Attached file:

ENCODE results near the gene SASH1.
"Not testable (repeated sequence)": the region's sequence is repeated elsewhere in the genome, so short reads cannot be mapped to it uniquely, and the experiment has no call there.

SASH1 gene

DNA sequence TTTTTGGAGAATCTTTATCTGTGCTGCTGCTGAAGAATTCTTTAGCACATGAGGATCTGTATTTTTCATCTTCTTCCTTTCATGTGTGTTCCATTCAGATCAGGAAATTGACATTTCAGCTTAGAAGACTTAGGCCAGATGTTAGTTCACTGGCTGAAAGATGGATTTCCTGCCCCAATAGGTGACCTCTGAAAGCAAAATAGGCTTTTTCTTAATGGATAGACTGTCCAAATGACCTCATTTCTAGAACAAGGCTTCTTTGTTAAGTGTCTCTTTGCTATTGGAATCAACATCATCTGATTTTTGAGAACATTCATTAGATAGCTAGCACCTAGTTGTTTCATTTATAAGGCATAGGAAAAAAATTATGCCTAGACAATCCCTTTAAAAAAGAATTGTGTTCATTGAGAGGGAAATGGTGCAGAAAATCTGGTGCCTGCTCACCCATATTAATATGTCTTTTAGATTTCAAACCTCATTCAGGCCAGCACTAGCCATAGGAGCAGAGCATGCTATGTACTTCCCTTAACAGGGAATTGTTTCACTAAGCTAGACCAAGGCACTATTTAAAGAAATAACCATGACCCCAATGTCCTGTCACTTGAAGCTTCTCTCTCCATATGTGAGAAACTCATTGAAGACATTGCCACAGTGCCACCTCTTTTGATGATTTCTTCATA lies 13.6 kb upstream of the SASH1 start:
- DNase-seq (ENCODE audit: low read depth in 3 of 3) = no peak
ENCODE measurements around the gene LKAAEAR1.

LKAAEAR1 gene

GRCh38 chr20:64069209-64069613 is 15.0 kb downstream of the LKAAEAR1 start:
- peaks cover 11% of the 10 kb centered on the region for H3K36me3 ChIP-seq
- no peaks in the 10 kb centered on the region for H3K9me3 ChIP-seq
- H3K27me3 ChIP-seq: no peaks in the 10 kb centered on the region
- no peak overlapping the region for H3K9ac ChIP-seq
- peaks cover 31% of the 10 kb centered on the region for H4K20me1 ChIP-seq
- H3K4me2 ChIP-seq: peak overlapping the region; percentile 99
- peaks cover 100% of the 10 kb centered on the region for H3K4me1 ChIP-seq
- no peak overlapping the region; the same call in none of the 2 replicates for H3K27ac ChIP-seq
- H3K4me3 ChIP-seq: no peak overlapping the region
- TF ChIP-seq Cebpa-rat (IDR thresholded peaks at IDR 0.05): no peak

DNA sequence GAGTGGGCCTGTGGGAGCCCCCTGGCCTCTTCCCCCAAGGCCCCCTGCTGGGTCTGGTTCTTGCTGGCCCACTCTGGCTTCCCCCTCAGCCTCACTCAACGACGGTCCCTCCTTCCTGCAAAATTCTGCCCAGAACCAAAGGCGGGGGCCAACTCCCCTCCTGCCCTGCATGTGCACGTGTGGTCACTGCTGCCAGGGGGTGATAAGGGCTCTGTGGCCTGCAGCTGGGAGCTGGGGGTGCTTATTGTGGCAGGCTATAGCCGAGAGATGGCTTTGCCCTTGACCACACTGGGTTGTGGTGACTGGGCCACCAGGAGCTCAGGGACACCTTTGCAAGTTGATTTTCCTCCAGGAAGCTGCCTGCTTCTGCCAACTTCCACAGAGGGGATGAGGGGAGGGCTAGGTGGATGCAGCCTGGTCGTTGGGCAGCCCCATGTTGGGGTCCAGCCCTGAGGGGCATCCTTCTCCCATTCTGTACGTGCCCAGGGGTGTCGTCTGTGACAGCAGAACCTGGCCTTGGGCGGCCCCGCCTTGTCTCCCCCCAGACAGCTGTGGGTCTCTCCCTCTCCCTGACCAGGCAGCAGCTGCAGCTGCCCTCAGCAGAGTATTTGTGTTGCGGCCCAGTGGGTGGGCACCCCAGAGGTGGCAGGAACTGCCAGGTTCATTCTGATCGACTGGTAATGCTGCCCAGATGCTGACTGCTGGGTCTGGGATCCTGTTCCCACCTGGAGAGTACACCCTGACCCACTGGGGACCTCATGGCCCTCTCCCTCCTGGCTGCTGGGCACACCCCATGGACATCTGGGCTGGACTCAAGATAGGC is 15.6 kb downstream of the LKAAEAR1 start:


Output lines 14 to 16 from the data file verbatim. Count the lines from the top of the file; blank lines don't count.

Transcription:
- H3K4me2 ChIP-seq: peak overlapping the region; percentile 99
- peaks cover 100% of the 10 kb centered on the region for H3K4me1 ChIP-seq
- no peak overlapping the region; the same call in none of the 2 replicates for H3K27ac ChIP-seq